My (soon to be) in-laws have been having a belated spring clean of their house and garage recently, which resulted in several boxes of the boyfriend’s belongings turning up at our flat, competing for floor space against books, furniture, bags and whatever else gets thrown on the floor when I walk through the door.
To cut a long story short, the boyfriend inherited the task of dealing with his grandparents house after they passed away a few years ago and so it was that we found ourselves on the living room floor, sorting through boxes of stuff he had decided to keep at the time. While he tackled military memorabilia, I was trusted with the task of trawling through 50 odd years of photographs.
As something of a photography fanatic, I was delighted to see everything from Polaroid snaps in the 70s to tiny, passport photo-size snaps from his grandparents in the 1940s. M’s grandmother Christina used to be a model and the snaps that you can see here are ones her husband took of her throughout the years.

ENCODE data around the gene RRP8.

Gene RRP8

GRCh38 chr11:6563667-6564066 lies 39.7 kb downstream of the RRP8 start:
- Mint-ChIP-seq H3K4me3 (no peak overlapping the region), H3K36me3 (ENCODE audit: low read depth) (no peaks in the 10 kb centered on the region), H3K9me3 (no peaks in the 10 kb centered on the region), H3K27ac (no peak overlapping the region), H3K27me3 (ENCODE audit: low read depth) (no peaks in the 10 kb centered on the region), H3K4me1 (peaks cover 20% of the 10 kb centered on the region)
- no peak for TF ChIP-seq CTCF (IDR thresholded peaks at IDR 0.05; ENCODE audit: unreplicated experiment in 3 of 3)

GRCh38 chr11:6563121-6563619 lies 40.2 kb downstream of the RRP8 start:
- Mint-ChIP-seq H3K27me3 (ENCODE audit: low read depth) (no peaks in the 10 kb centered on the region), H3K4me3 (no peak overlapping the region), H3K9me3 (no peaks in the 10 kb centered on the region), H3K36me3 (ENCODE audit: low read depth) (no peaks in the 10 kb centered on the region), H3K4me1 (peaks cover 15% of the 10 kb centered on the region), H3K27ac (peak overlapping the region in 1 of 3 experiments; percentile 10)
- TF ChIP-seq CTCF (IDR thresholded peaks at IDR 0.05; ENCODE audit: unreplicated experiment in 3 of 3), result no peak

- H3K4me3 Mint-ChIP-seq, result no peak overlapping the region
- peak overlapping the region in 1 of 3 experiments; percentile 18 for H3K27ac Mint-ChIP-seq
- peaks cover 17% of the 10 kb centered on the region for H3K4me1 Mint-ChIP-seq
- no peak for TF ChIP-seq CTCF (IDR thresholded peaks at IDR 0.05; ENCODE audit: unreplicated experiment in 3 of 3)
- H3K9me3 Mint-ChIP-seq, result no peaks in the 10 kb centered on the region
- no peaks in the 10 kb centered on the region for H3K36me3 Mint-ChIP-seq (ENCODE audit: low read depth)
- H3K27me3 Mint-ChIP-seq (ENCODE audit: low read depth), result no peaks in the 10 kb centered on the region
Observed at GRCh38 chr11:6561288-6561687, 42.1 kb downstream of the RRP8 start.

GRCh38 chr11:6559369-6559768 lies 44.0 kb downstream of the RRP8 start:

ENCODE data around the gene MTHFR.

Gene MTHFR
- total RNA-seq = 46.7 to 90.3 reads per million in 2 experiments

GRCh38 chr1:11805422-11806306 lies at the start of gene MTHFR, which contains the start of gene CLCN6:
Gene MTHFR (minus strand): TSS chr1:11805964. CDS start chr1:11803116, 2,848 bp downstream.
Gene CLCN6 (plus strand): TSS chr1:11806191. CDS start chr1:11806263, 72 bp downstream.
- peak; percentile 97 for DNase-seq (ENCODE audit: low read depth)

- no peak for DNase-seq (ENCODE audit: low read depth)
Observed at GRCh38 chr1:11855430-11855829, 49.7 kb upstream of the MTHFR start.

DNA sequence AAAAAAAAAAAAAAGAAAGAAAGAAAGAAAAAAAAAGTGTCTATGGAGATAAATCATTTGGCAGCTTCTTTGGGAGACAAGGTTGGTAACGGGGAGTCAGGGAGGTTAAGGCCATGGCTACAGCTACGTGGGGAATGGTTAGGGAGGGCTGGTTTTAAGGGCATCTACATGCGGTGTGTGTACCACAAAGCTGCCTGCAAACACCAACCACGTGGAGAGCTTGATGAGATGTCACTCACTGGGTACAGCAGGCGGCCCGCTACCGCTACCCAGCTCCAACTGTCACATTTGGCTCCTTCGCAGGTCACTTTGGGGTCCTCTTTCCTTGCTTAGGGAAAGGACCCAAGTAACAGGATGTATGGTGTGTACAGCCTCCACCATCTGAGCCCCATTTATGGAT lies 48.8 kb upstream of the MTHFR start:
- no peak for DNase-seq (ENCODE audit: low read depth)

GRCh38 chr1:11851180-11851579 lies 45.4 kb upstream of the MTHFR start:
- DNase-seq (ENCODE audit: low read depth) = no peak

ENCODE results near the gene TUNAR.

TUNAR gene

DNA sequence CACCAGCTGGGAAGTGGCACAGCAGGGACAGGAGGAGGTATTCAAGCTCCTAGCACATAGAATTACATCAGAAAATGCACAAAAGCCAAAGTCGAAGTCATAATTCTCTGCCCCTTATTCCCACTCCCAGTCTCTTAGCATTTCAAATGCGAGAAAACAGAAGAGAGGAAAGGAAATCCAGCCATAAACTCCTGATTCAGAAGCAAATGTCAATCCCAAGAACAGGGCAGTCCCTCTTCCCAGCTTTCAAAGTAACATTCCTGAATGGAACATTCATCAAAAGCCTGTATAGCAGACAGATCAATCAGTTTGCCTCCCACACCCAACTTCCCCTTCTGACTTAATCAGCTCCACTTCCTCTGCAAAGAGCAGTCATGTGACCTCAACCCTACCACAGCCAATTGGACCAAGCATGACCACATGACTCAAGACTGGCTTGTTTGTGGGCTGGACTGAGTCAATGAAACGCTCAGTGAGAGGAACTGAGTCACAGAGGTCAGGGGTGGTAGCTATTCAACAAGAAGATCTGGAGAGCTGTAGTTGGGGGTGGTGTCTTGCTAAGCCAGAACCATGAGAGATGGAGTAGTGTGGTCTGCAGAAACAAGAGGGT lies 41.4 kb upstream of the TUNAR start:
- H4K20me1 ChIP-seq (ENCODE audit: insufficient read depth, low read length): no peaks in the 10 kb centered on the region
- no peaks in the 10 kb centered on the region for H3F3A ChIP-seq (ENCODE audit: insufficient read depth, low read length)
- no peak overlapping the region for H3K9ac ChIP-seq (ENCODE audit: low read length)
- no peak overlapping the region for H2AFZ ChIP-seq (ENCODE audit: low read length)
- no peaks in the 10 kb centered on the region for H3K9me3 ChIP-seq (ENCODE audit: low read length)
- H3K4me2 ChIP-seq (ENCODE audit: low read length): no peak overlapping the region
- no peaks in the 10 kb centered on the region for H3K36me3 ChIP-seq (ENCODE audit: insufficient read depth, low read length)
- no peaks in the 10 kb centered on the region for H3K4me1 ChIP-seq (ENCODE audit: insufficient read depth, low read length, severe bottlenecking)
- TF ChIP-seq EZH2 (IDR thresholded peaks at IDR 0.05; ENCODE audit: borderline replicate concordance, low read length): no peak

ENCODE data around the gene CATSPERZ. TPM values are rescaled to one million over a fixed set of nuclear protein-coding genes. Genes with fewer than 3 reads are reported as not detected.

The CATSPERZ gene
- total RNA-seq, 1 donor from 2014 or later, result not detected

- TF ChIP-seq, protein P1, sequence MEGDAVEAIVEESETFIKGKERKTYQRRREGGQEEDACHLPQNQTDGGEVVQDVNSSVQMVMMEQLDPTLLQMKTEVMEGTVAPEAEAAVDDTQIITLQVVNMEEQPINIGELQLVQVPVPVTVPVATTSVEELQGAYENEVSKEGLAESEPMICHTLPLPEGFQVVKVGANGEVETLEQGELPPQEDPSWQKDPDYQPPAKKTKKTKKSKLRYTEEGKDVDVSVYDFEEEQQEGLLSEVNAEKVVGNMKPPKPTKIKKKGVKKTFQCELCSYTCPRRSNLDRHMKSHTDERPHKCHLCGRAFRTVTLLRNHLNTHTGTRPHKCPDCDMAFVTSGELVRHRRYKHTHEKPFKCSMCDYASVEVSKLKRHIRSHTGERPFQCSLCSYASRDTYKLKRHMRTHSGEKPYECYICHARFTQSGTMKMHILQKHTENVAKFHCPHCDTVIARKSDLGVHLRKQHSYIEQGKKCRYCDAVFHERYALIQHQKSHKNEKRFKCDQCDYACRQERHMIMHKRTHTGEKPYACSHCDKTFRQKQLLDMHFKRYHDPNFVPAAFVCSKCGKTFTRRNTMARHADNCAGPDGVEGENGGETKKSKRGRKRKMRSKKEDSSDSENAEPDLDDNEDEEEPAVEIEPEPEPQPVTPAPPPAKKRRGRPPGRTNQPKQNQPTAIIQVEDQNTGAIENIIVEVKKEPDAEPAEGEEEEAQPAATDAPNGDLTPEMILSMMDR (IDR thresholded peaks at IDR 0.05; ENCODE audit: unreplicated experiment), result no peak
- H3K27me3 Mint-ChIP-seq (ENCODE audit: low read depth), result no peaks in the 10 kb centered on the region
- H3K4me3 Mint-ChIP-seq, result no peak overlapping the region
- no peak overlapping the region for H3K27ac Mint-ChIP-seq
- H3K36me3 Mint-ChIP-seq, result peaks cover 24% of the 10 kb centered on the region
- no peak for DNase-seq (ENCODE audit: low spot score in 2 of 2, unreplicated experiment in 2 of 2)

This was long before the age of digital photography and yet there were literally hundreds of images like this of Chris posing on holiday, outside their home and with her friends. There were shots of her taking part in modelling competitions and on holiday in a kaftan Ossie Clark would be proud of.
One of the things I love about fashion, blogging in particular, is how important street style and different sub-cultures have become. Outfit posts are so common these days and while there are some blogs out there that excel at this (The Satorialist and What Katie Wore, for example) there are also many bloggers out there that deliver half-hearted attempts. I include myself in this majority, which is why you won’t often see me posing in my new threads.
However, when I look at all the images of what were effectively outfit posts for a different generation, I am inspired by the relationship between subject and shooter. Some shots are candid, some staged but in each Chris has that glamorous appeal that I associate with this era.
Fresh faced but with immaculate hair, fitted outfits and simple accessories, these images could appear on any vintage fashion blog today. Although fashions and models of camera changed over the course of 50 years, her knack of style and her husband’s love of photographing her remained the same.
I wish I could have been around to experience such important decades of fashion and photographic developments but for now I’ll settle for seeing them through the lens of M’s grandfather.